A new option for state-of-the-art broadband connectivity is coming to the downtown.
Monterey-based Fiber Connect of the Berkshires has begun work on a fiber-optic system that will give businesses and residents high and reliable internet speeds of 1 gigabit, which many say they need to compete in the modern economy.
Adam Chait, CEO of Fiber Connect, already has installed the system’s core in the Mahaiwe Performing Arts Center, and is working on landlord approval to string fiber cables on rooftops, and town approvals to run the cables under Main and Railroad streets. The company also will bring a fiber connection to Town Hall across the street, Chait said.
The work should begin in January.
Great Barrington is one of several towns that, while served with internet by telecom giants, has internet speeds that are slower than what business owners, especially local software engineers, say is needed to keep up with the pace of the 21st century and to fuel economic development in the area.
Many merchants and other companies, whose work depends on quick internet processing, say their current speeds just aren’t enough, and that only a full fiber-optic system will deliver. They also say that without fiber optics, they are unable to take advantage of new security features for credit cards and alarm systems.
Others say the customer experience takes a hit when speeds limp along.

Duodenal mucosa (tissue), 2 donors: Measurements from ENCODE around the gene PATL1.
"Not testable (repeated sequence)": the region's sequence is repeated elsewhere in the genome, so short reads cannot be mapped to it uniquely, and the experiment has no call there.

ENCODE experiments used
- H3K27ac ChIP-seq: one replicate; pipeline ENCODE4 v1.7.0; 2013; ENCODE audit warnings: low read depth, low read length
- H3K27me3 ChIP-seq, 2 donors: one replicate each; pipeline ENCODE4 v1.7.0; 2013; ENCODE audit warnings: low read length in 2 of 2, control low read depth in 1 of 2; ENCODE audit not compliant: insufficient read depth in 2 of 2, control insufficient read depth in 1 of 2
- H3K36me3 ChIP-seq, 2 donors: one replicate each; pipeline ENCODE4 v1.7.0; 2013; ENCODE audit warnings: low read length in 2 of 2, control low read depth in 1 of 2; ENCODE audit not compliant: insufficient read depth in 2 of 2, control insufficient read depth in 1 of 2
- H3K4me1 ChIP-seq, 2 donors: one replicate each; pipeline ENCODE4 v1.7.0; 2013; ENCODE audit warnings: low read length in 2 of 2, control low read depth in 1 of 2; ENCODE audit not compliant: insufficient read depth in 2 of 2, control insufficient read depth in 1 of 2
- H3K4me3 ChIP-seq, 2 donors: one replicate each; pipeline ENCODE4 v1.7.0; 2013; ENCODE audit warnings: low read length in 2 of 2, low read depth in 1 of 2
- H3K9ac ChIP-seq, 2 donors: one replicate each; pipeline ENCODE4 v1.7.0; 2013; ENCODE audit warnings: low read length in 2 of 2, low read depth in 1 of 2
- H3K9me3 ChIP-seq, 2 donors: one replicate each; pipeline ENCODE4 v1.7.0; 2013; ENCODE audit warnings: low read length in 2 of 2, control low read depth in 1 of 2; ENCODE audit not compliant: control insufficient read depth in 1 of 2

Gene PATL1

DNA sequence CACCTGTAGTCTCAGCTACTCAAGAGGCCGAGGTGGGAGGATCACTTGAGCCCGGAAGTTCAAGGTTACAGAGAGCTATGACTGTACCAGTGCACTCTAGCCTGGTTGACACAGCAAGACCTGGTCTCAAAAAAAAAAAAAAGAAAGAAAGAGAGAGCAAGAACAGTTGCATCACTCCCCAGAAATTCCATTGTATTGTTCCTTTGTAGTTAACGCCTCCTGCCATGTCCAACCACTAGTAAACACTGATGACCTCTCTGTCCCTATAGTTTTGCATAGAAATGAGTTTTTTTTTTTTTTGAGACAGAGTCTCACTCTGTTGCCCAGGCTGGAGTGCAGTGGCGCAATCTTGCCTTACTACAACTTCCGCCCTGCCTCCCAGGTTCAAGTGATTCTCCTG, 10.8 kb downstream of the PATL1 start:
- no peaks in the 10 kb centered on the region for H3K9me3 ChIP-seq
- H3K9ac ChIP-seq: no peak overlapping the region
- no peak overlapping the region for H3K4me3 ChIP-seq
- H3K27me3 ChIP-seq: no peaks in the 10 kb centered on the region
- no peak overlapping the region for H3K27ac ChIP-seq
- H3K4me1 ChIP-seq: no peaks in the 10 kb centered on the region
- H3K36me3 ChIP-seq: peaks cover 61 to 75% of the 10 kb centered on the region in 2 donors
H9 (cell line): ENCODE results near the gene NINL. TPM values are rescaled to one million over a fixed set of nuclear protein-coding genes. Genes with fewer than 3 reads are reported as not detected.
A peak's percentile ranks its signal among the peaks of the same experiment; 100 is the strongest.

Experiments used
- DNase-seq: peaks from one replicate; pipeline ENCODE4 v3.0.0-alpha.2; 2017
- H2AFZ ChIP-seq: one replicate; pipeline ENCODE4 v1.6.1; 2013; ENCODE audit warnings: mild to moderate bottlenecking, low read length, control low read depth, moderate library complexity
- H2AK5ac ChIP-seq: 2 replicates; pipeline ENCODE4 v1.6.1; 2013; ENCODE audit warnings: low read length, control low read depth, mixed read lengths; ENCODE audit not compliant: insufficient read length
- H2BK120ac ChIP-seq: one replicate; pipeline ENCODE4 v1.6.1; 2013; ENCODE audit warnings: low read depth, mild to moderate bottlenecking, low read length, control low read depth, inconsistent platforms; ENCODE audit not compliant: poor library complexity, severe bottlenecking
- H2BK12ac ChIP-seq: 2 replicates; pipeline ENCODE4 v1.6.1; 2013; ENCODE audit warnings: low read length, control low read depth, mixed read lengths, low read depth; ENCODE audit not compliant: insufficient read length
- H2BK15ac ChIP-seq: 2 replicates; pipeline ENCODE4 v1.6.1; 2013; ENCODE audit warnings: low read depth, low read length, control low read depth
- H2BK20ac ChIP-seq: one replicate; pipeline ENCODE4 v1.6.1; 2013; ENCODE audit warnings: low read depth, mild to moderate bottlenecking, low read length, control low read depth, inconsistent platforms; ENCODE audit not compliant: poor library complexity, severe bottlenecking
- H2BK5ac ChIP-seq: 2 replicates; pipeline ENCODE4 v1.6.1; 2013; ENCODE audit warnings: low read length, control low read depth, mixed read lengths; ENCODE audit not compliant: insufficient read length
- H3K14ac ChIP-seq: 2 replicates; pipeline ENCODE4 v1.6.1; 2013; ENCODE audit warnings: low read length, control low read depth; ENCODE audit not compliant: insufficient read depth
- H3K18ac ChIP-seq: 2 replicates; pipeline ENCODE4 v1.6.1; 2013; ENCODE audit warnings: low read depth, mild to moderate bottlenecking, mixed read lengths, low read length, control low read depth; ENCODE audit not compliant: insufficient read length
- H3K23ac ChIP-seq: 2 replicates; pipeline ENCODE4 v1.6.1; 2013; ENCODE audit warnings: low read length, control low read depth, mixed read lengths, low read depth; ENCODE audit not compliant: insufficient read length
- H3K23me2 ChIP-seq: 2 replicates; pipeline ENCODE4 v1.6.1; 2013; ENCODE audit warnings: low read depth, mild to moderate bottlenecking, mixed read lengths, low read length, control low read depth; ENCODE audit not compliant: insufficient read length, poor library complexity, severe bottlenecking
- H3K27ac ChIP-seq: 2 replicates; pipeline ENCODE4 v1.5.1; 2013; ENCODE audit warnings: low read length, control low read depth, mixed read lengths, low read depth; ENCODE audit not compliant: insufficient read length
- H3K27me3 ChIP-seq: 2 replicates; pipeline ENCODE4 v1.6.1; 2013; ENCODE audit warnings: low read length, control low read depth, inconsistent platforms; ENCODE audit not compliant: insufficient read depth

Robin Helfand, owner of Robin’s Candy Shop on Main Street, said she’s looking forward to the coming changes.
“[It] will allow us to replace somewhat outdated and less-reliable technology,” Helfand said.
Her landlord, Richard Stanley, called the plan “fantastic.”
“Just for the philosophical reason that we’ve got to be wired if we’re going to be any place where anybody is going to consider having a business of any kind,” he said.
He is not worried about the cable connections to his building.
“It doesn’t really matter which way it goes, as long as it happens,” he said.
Nudging it along
The effort has been a few years in the making, as a small committee and the company went around town to gauge support for the undertaking.
“The town has had no formal role,” said Ed Abrahams, who is vice chairman of the Select Board and helped “nudge along” the effort. He said that local fiber advocate Tim Newman, a filmmaker, as well as Chait, have been key in getting this rolling.
“This is a lovely example of the town making something happen at no cost to taxpayers that will help with economic development in a really big way,” Abrahams said.
Chait said he is expecting a momentum for subscriptions to develop.
“It’s a, ‘If you build it, then they will come,’ kind of attitude,” he said.
Chait, who has built systems in Egremont and Monterey, is footing the bill for the core work, but he declined to say how much.
“It’s an investment,” he said. “But that’s the business we’re in. We’ve invested a lot of money in Egremont and Monterey, and now in downtown Great Barrington with the expectation that it will all be fruitful.”
The cost of service will be USD 99 for residential service and USD 149 for businesses, with installation fees at 199 to USD 299, Chait said.
He is competing mostly with Charter Communications, whose Spectrum cable and internet service is a hybrid of coaxial and fiber technology that Chait says is not as robust.
On its higher-price end, Charter also provides a 1-gigabit service for USD 105 to USD 250.
Charter also offers a special “direct fiber” connection for businesses that want a higher bandwidth, according to spokesman Andrew Russell. Pricing depends on a number of factors and would require a construction survey, he added.
None of this ruffles Chait, who has the backing of a venture capitalist.
“If I had it my way, I would keep building until I don’t have any more land to build on,” he said. “As long as the market keeps accepting us, we’ll keep building.”— The Berkshire Eagle